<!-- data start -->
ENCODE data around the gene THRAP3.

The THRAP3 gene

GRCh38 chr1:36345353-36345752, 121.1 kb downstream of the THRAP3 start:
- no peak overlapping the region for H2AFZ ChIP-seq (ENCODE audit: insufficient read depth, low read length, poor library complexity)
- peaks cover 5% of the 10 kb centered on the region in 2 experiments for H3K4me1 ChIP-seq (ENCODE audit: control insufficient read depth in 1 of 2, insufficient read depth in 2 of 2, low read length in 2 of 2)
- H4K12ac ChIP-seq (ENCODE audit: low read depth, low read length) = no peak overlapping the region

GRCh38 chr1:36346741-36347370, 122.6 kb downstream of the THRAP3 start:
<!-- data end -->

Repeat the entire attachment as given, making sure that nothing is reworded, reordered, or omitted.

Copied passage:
ENCODE data around the gene THRAP3.

The THRAP3 gene

GRCh38 chr1:36345353-36345752, 121.1 kb downstream of the THRAP3 start:
- no peak overlapping the region for H2AFZ ChIP-seq (ENCODE audit: insufficient read depth, low read length, poor library complexity)
- peaks cover 5% of the 10 kb centered on the region in 2 experiments for H3K4me1 ChIP-seq (ENCODE audit: control insufficient read depth in 1 of 2, insufficient read depth in 2 of 2, low read length in 2 of 2)
- H4K12ac ChIP-seq (ENCODE audit: low read depth, low read length) = no peak overlapping the region

GRCh38 chr1:36346741-36347370, 122.6 kb downstream of the THRAP3 start: